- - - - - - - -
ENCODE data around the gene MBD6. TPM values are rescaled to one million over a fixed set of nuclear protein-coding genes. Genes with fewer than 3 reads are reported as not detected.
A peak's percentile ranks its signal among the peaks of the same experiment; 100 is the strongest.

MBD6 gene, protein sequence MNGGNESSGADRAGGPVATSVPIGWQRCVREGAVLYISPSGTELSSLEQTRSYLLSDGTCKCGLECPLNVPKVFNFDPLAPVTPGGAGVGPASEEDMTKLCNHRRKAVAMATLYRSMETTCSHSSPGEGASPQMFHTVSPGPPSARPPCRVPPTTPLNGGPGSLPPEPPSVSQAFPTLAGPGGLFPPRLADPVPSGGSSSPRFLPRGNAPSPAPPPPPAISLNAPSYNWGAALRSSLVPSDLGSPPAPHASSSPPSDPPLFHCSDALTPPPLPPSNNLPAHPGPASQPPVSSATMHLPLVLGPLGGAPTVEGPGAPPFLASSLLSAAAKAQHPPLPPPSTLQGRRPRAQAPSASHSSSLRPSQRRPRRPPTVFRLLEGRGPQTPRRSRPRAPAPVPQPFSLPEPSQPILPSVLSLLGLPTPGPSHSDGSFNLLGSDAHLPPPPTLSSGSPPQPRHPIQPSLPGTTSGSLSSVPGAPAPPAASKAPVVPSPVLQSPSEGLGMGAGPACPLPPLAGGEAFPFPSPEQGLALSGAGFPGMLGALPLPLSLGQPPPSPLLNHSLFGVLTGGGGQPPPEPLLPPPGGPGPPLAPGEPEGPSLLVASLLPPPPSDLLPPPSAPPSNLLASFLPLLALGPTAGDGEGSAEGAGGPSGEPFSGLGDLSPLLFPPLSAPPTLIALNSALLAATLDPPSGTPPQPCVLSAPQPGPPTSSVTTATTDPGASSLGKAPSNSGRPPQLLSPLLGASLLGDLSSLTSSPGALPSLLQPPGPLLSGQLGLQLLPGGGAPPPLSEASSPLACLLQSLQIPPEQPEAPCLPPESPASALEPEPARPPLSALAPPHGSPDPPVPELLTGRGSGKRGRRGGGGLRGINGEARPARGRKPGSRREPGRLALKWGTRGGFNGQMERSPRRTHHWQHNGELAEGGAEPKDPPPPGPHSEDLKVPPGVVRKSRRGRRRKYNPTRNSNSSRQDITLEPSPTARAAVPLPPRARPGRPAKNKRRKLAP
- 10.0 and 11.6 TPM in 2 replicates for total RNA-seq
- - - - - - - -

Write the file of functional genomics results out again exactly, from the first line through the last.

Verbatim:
ENCODE data around the gene MBD6. TPM values are rescaled to one million over a fixed set of nuclear protein-coding genes. Genes with fewer than 3 reads are reported as not detected.
A peak's percentile ranks its signal among the peaks of the same experiment; 100 is the strongest.

MBD6 gene, protein sequence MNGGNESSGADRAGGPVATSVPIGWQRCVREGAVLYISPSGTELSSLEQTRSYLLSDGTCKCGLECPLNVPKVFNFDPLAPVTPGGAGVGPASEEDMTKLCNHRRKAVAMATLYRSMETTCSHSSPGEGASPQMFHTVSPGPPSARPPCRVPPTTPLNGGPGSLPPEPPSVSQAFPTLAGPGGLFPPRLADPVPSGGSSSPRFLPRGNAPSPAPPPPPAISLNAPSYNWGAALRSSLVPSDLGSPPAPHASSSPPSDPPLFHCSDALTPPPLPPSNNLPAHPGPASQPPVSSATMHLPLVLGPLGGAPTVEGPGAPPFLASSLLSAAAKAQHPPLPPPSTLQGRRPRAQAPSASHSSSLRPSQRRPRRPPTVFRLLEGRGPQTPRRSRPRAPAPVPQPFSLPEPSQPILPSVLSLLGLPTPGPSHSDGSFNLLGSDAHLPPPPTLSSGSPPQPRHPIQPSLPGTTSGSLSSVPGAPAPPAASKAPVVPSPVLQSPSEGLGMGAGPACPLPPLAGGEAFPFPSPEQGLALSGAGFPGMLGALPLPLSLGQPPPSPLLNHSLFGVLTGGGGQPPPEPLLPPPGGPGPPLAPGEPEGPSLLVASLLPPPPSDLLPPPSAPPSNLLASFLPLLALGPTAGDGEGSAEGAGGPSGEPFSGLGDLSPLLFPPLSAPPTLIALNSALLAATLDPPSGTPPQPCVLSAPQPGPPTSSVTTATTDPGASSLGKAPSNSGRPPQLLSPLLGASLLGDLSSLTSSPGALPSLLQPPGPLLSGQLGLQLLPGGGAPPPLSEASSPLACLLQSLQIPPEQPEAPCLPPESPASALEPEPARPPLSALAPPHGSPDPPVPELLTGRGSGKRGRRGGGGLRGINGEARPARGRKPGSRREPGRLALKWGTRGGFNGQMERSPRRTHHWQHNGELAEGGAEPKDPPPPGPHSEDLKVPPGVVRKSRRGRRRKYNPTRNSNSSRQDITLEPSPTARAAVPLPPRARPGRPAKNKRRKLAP
- 10.0 and 11.6 TPM in 2 replicates for total RNA-seq